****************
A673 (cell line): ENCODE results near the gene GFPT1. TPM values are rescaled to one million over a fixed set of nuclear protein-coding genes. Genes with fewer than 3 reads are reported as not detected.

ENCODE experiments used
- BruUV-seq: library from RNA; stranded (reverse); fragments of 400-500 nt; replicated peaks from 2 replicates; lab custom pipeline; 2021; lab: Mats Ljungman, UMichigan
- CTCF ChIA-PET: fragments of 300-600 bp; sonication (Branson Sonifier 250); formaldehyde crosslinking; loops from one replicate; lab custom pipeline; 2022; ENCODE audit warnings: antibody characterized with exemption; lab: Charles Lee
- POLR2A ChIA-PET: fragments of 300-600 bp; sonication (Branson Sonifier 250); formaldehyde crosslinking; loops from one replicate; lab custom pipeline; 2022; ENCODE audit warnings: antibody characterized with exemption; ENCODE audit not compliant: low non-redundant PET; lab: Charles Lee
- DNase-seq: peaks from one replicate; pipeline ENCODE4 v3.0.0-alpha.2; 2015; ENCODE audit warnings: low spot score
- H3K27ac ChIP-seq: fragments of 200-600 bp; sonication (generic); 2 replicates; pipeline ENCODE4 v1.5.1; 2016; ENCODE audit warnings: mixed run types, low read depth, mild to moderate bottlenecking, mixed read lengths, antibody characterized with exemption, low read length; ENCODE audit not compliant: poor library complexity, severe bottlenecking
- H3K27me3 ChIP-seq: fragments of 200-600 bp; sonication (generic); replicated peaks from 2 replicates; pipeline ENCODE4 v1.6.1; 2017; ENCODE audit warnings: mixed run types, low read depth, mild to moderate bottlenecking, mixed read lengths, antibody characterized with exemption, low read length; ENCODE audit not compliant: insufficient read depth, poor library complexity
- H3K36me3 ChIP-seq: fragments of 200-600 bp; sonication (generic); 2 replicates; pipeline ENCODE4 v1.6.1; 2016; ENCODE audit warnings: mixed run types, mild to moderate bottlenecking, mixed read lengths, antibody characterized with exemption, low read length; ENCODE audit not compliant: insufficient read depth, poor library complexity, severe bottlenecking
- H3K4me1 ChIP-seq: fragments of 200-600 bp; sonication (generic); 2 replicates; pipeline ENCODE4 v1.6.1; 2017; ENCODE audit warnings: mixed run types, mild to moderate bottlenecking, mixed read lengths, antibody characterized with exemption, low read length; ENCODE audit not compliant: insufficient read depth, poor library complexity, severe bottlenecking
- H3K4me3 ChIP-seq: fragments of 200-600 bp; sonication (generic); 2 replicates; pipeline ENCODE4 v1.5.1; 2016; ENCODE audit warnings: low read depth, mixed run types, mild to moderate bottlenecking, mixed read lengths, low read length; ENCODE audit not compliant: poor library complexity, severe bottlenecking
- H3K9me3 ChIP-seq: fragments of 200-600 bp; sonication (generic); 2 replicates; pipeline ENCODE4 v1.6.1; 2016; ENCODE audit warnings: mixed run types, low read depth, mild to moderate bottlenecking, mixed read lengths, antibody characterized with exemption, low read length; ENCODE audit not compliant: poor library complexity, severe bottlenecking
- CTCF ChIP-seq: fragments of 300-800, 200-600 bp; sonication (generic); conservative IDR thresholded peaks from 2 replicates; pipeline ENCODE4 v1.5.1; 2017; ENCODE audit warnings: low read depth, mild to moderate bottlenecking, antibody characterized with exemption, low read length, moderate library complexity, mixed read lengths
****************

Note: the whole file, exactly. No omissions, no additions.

A673 (cell line): ENCODE results near the gene GFPT1. TPM values are rescaled to one million over a fixed set of nuclear protein-coding genes. Genes with fewer than 3 reads are reported as not detected.

ENCODE experiments used
- BruUV-seq: library from RNA; stranded (reverse); fragments of 400-500 nt; replicated peaks from 2 replicates; lab custom pipeline; 2021; lab: Mats Ljungman, UMichigan
- CTCF ChIA-PET: fragments of 300-600 bp; sonication (Branson Sonifier 250); formaldehyde crosslinking; loops from one replicate; lab custom pipeline; 2022; ENCODE audit warnings: antibody characterized with exemption; lab: Charles Lee
- POLR2A ChIA-PET: fragments of 300-600 bp; sonication (Branson Sonifier 250); formaldehyde crosslinking; loops from one replicate; lab custom pipeline; 2022; ENCODE audit warnings: antibody characterized with exemption; ENCODE audit not compliant: low non-redundant PET; lab: Charles Lee
- DNase-seq: peaks from one replicate; pipeline ENCODE4 v3.0.0-alpha.2; 2015; ENCODE audit warnings: low spot score
- H3K27ac ChIP-seq: fragments of 200-600 bp; sonication (generic); 2 replicates; pipeline ENCODE4 v1.5.1; 2016; ENCODE audit warnings: mixed run types, low read depth, mild to moderate bottlenecking, mixed read lengths, antibody characterized with exemption, low read length; ENCODE audit not compliant: poor library complexity, severe bottlenecking
- H3K27me3 ChIP-seq: fragments of 200-600 bp; sonication (generic); replicated peaks from 2 replicates; pipeline ENCODE4 v1.6.1; 2017; ENCODE audit warnings: mixed run types, low read depth, mild to moderate bottlenecking, mixed read lengths, antibody characterized with exemption, low read length; ENCODE audit not compliant: insufficient read depth, poor library complexity
- H3K36me3 ChIP-seq: fragments of 200-600 bp; sonication (generic); 2 replicates; pipeline ENCODE4 v1.6.1; 2016; ENCODE audit warnings: mixed run types, mild to moderate bottlenecking, mixed read lengths, antibody characterized with exemption, low read length; ENCODE audit not compliant: insufficient read depth, poor library complexity, severe bottlenecking
- H3K4me1 ChIP-seq: fragments of 200-600 bp; sonication (generic); 2 replicates; pipeline ENCODE4 v1.6.1; 2017; ENCODE audit warnings: mixed run types, mild to moderate bottlenecking, mixed read lengths, antibody characterized with exemption, low read length; ENCODE audit not compliant: insufficient read depth, poor library complexity, severe bottlenecking
- H3K4me3 ChIP-seq: fragments of 200-600 bp; sonication (generic); 2 replicates; pipeline ENCODE4 v1.5.1; 2016; ENCODE audit warnings: low read depth, mixed run types, mild to moderate bottlenecking, mixed read lengths, low read length; ENCODE audit not compliant: poor library complexity, severe bottlenecking
- H3K9me3 ChIP-seq: fragments of 200-600 bp; sonication (generic); 2 replicates; pipeline ENCODE4 v1.6.1; 2016; ENCODE audit warnings: mixed run types, low read depth, mild to moderate bottlenecking, mixed read lengths, antibody characterized with exemption, low read length; ENCODE audit not compliant: poor library complexity, severe bottlenecking
- CTCF ChIP-seq: fragments of 300-800, 200-600 bp; sonication (generic); conservative IDR thresholded peaks from 2 replicates; pipeline ENCODE4 v1.5.1; 2017; ENCODE audit warnings: low read depth, mild to moderate bottlenecking, antibody characterized with exemption, low read length, moderate library complexity, mixed read lengths